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Repressing Feminist Activism Online

In 2017, UAF-Africa started working with Women Human Rights Defenders (WHRDs) from Tunisia and Egypt, to explore their experiences with online activism.

We conducted a research through which 15 WHRDs were interviewed to explore their experiences of violence online. Looking at how are they using the internet in the promotion of and exercise of their rights, and what are the possible implications of online content regulation measures on this ability? What tactics have they used to avoid surveillance of their activities and to avoid the real risks and dangers that they can face online? How can we develop trust and a greater sense of certainty, when using ephemeral technology to create content, interact with others, grow trusted networks, and create safe spaces for ourselves?

Self-identified women who defend women’s human rights and are subject to gender-specific risks and threats, because of the rights they advocate for and as a direct consequence of their gender identity or sexual orientation.

WHRDs are exposed to the same types of risks that all other human rights defenders face. However, they are also exposed to gender-based violence and gender-specific risks, because they challenge existing gender norms within their communities and societies.

WHRDs use social networking platforms, as these have been essential to their efforts to campaign, mobilise, report injustice, and find safe spaces to communicate and share experiences. While it can be very useful, social media also exposes WHRDs to surveillance, harassment and threats. These platforms often also subject WHRDs to sexualised harassment from those who oppose their work.

WHRDs face on online violence due to their work in resisting patriarchal norms. Gender equality does not exist online, and gender-based violence is pervasive on the internet, where WHRDs encounter the same patriarchal values and practices they encounter in “real” life. The WHRDs interviewed consider the internet as a space that reproduces discrimination, violence and inequalities based on gender, class, race. States have an important role to play in perpetuating online violence against WHRDs.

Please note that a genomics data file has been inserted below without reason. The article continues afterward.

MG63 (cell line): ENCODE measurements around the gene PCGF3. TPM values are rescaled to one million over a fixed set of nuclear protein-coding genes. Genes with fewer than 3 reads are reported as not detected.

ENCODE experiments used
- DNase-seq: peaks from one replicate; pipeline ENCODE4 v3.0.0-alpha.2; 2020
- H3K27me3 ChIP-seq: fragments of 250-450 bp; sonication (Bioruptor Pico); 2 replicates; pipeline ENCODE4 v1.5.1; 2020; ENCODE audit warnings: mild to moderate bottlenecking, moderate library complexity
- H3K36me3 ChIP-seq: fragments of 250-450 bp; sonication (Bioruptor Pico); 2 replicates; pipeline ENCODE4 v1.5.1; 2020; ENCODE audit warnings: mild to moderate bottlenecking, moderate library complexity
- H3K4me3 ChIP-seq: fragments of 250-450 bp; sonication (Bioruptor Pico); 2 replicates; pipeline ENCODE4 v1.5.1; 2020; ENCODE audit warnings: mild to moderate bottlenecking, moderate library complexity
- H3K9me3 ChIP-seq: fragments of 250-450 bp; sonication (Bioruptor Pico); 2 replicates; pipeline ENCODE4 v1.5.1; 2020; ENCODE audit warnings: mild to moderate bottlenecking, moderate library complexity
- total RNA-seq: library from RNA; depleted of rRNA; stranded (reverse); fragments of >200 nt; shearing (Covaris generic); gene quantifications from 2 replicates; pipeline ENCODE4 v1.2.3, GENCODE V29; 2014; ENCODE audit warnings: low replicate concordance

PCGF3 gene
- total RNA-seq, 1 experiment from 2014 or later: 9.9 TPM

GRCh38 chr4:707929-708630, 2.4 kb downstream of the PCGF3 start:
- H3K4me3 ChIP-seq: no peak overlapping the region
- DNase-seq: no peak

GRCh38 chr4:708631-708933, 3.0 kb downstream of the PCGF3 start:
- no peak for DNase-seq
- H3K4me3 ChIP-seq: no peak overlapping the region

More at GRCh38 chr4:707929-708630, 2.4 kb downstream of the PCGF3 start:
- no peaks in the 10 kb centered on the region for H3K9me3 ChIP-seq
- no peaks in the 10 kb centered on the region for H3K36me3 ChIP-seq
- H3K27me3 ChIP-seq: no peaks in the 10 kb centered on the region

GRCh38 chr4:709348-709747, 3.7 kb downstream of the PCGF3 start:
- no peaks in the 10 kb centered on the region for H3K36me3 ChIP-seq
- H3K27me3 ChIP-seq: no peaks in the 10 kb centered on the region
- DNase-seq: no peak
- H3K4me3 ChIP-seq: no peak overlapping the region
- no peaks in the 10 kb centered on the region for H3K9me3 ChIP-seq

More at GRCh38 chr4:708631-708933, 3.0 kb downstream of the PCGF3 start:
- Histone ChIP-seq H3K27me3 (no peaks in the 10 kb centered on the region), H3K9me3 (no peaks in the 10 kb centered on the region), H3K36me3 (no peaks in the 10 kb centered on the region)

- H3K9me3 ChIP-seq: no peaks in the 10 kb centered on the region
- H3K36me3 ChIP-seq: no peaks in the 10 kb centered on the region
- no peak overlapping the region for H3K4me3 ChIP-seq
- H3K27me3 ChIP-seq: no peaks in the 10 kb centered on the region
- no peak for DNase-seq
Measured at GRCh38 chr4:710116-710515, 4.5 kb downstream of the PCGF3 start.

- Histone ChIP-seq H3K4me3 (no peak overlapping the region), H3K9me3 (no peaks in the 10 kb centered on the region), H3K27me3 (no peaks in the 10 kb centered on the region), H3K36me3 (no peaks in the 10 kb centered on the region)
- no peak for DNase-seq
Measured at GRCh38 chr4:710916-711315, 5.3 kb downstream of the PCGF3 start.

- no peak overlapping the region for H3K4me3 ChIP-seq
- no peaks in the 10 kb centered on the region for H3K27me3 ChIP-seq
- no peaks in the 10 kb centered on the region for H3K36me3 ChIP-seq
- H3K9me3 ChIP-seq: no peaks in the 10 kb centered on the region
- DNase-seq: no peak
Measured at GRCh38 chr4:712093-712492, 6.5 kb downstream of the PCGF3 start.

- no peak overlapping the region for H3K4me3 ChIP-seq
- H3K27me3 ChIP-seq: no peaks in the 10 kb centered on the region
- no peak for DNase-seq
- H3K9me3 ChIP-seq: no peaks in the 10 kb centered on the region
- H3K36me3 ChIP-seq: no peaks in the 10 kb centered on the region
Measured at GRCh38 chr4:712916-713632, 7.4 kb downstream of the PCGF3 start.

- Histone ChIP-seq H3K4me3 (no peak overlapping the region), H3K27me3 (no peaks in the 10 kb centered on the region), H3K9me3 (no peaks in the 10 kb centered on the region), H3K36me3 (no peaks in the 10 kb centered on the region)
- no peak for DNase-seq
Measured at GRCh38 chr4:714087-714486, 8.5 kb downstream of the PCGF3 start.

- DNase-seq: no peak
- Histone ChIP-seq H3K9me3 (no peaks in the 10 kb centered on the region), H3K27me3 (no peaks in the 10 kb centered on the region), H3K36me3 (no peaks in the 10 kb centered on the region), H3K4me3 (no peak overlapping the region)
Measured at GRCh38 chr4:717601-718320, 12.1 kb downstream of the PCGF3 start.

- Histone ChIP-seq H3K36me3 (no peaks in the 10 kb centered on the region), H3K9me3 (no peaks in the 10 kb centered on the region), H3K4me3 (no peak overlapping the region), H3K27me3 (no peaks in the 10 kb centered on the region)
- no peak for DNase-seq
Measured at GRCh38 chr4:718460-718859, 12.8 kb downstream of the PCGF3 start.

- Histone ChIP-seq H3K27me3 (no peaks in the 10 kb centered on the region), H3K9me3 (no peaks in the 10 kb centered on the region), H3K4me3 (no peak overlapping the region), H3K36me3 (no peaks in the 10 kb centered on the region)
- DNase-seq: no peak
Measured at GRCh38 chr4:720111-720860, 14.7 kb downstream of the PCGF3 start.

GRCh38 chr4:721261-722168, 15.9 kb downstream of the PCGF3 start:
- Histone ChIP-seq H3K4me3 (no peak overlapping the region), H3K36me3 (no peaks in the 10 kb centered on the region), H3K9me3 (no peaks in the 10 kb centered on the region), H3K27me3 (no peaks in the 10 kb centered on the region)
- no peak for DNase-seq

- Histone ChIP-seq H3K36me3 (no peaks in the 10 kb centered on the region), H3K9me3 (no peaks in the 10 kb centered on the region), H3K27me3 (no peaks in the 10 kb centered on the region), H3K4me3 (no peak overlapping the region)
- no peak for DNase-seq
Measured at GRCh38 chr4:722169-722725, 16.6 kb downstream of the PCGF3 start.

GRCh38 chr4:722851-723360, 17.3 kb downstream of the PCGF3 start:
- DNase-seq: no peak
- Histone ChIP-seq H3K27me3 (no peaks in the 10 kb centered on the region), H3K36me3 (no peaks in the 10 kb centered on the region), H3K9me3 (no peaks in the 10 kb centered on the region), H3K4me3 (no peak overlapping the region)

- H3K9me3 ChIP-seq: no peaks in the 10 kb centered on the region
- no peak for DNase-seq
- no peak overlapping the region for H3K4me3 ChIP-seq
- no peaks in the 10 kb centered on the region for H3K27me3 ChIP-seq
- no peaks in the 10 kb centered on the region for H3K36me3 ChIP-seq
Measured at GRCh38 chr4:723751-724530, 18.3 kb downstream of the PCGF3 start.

WHRDS, face various types of online violence including:

  • Manipulating images or intimate videos and using them to blackmail WHRDs
  • Spreading rumours
  • Harassment and cyberstalking
  • Threats of rape and murder

The State play a major role in mobilising anxieties that justify persecution and violations of human rights. For example, in September 2017, Egyptian authorities carried out a large-scale campaign to arrest LGBT individuals and activists, after news circulated through a Facebook page about a Mashrou’ Leila concert attendees raising the rainbow flag. This built an atmosphere of moral outrage, mobilising support for persecution that aimed to protect the country’s moral and religious values.

Authorities targeted individuals who published online content that tied them to the concert, while other arrests took place through dating apps like Grindr – of gay men who were not aware of the concert at all. In the span of one month, 75 LGBTQI individuals and activists were arrested. Anxiety is also used to build support for calls to filter or block content online.

WHRDs take various measures, sometimes drastic, to protect themselves from online violence including deleting their accounts, ignoring stalkers and bullies, engage bullies and defend themselves against bullies’ claim, secure their devices, alert social media platforms or report online violence to states.

In order to address the impact of online violence in the work and lives of WHRDs, it is critical that feminist and women’s rights organisations, as well as human rights funders must work towards strengthening the Feminist Principles of the Internet.

Specifically: we believe in challenging the patriarchal spaces and processes that control internet governance, as well as putting more feminists and queers at decision-making tables.

  • We want to democratise policy-making regarding the internet, as well as diffuse ownership of and power in global and local networks. This needs capacity-building of feminist activists, to be able to engage in internet governance spaces.
  • Governments need to put laws in place: Laws that recognise online violence against women as a larger barrier for women and girls in exercising the full range of their human rights. Governments need to include online violence against women as part of their plans to end violence against women as a whole.
  • Governments need to ensure policies and laws are enforced: Governments need to ensure that policies and laws that are in place to counter online violence are practiced and that law enforcement agents understand the patriarchal dynamics that play out online as they do offline.
  • Availability of Arabic (or content in language that is accessible to WHRDs) content on staying safe online: It is important to have content on staying safe online, that is in a language that is accessible to WHRDs. WHRDs noted that, even when Arabic content is available, it is translated, usually from English, and reads like a “foreign language.”

As WHRDs continue to advocate for women’s human rights in hostile contexts and using platforms where they often face threats, smear campaigns and intimidation. To make it worse, this violence is often not acknowledged as serious enough to merit redress.

UAF-Africa continues to learn from WHRDs on how she can improve the work she does to support the important work of WHRDs advocating for a feminist internet.